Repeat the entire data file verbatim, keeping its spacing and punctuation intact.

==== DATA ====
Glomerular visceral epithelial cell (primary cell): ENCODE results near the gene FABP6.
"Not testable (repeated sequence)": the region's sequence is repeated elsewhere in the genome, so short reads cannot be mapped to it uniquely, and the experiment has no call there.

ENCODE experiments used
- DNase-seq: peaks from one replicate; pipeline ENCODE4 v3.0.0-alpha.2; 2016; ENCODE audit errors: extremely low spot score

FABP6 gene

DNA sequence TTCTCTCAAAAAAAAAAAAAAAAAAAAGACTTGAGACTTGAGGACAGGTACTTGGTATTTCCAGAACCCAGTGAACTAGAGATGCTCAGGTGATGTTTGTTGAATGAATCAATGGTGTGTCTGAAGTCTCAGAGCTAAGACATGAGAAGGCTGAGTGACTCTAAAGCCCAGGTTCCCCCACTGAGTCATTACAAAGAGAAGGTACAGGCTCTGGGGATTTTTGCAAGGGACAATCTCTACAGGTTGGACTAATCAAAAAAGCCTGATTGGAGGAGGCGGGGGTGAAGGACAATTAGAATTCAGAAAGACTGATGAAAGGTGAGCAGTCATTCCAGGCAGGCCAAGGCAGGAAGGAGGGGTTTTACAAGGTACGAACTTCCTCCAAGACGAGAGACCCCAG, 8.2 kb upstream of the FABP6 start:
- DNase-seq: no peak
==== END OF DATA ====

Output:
Glomerular visceral epithelial cell (primary cell): ENCODE results near the gene FABP6.
"Not testable (repeated sequence)": the region's sequence is repeated elsewhere in the genome, so short reads cannot be mapped to it uniquely, and the experiment has no call there.

ENCODE experiments used
- DNase-seq: peaks from one replicate; pipeline ENCODE4 v3.0.0-alpha.2; 2016; ENCODE audit errors: extremely low spot score

FABP6 gene

DNA sequence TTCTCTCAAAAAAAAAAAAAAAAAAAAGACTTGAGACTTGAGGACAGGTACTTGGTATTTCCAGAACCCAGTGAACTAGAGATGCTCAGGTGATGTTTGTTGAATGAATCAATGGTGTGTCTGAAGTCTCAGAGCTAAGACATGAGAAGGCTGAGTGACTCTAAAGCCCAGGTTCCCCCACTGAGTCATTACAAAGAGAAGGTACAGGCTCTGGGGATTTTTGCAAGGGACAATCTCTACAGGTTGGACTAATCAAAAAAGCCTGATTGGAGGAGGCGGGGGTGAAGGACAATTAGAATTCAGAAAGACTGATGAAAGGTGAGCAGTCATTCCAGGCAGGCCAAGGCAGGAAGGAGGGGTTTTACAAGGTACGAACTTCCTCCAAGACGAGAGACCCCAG, 8.2 kb upstream of the FABP6 start:
- DNase-seq: no peak